Time suspends for a moment, dust particles swirling around them as the last dregs of the day cling stubbornly to the sky, bathing them both in an orange glow. Suga’s eyes are big and unblinking as he stares at Daichi, lips parted and slack and just a little shiny because Suga has a habit of licking his lips when he’s thinking hard about something, and Daichi wants to kiss him. Wants, wants, wants.
“What?” Suga manages, finally.
“I think,” Daichi repeats, gently brushing his knuckle along the cut of Suga’s jaw, marvelling at the strength of it despite the delicacy of its appearance, “that we should kiss.”
“Like,” Suga says, beautiful brows knitting on his beautiful forehead, “like practice kiss?”
“I guess,” Daichi laughs, and it feels like swallowing honey to him as it pours out of him. It feels tinged with every ounce of affection he feels for Suga, who is so weird sometimes. “We should practice, yeah, so we get really good at it.”
“You’re so weird,” Suga breathes out, and Daichi opens his mouth to tell him he’s the weird one, but Suga’s hands are on his face, yanking him in and crushing their mouths together.
It’s not at all how Daichi expected Suga to kiss. Somehow, he expected him to be sweet and shy like taking an experimental bite of a strawberry in the height of summer and the cool relief when juices don’t run down your chin and threaten to stain your white shirt. Suga doesn’t kiss like that at all. Suga kisses like he’s been wandering through the desert for upward of twenty years and Daichi is the first sign of anything that’s not sand. Suga kisses like he can’t get enough of him, hands carding through Daichi’s hair, leg thrown into his lap and knocking their workbooks aside as he tilts his head and presses their lips together again, and again, and again.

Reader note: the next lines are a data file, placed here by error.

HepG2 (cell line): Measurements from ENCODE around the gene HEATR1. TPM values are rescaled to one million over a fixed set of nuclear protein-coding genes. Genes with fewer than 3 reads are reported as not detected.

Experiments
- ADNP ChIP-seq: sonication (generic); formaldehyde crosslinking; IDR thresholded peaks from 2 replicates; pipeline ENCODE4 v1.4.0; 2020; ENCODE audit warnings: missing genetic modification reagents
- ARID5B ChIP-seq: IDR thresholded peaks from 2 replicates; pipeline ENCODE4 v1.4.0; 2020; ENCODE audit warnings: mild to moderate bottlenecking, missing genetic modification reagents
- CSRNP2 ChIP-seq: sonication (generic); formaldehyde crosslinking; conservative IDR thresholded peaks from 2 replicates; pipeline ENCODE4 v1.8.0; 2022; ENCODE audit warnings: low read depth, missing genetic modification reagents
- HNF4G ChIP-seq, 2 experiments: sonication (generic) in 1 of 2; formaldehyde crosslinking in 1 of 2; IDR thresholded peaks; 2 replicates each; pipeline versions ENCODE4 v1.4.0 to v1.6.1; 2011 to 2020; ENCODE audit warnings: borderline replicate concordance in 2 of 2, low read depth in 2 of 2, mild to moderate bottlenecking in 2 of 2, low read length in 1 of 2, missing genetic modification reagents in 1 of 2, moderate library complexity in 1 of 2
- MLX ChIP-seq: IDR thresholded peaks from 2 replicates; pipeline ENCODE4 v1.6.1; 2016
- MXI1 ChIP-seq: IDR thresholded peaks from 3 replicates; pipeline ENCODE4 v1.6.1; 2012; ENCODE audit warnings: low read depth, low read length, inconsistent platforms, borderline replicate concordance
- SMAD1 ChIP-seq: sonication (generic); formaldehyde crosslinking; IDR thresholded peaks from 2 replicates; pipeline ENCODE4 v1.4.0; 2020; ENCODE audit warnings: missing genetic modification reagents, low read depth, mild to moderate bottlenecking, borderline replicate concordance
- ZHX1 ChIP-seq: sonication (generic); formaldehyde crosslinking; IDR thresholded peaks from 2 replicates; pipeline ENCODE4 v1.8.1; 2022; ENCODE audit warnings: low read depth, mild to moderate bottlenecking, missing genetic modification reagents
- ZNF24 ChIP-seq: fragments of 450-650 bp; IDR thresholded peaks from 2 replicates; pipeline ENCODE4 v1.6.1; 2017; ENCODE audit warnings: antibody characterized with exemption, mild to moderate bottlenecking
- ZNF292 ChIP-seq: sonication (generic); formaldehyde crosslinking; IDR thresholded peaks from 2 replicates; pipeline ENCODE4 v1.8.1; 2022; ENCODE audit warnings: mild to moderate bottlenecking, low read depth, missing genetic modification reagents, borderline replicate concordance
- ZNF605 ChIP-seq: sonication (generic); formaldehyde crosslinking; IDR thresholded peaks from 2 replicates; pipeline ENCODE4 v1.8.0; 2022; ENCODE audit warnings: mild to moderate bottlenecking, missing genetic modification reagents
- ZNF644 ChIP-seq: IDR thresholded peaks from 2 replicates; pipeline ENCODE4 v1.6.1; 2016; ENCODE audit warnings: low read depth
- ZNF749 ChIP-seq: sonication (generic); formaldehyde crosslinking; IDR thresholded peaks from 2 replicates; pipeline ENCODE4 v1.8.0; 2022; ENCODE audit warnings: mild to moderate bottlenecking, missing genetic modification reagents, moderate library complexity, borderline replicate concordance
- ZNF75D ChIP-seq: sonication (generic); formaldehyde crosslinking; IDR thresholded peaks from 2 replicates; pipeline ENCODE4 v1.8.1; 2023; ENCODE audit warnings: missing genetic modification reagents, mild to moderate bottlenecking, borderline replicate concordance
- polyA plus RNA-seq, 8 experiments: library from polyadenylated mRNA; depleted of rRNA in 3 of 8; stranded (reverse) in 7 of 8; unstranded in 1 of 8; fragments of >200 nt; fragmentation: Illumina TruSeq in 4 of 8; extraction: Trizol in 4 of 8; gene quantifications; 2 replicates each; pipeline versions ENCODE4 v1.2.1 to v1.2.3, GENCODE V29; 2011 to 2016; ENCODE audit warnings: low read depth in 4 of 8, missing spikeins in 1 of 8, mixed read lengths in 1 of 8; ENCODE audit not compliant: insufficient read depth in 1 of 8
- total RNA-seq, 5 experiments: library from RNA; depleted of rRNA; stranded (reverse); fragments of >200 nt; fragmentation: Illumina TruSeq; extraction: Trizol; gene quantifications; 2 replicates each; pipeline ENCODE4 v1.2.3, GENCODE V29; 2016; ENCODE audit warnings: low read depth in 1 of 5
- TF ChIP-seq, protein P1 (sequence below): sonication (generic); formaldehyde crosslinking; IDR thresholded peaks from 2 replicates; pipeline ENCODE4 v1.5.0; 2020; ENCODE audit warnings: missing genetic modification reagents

Daichi helps him up, settles his broad hands on Suga’s strong hips, pulls him into his lap. Suga hooks both arms over his shoulders and leans all of his weight back. Daichi follows him down onto the bed, smoothing his palms along his back as Suga cages his head in with his biceps and kisses him slowly. Daichi is sure he could kiss Suga forever. His lips are kissable, he was right, and kissing him is addictive. Now that Daichi is effectively tangled in him, he seems less in a rush, stroking his setter’s fingers through Daichi’s hair, pressing his tongue against Daichi’s as they kiss, and kiss and kiss.
By the time they surface, gently unfurling at the sound of Sugawara-san’s voice in the genkan, there’s no more sun and Suga is lit up by the vague light of the moon from somewhere outside his window. His lips are kiss-swollen and slightly red, his hair is a mess, and he looks like Daichi has carved a star from the sky and handed it to him in open palms. Happy. Radiantly so.
“I have no clue what excuse I’m going to give my mother,” Suga whispers, and Daichi laughs, and kicks him off the bed.
Suga goes down in a flurry of limbs, and their subsequent squawking drags Suga’s mother up to check on them instead of the other way around. Suga prances into her arms, cuddles into her side and refuses to leave until he’s been granted a kiss on his forehead as consolation for Daichi’s supposed ‘bullying’. Sugawara-san gives him a knowing look over Suga’s head though, the kind that says she knows her son is a menace and her high opinion of him hasn’t changed at all, so Daichi pillows his cheek on his folded forearms and smiles at both of them fondly, the feeling of Suga’s lips against his still making them buzz too much to form any other coherent thought.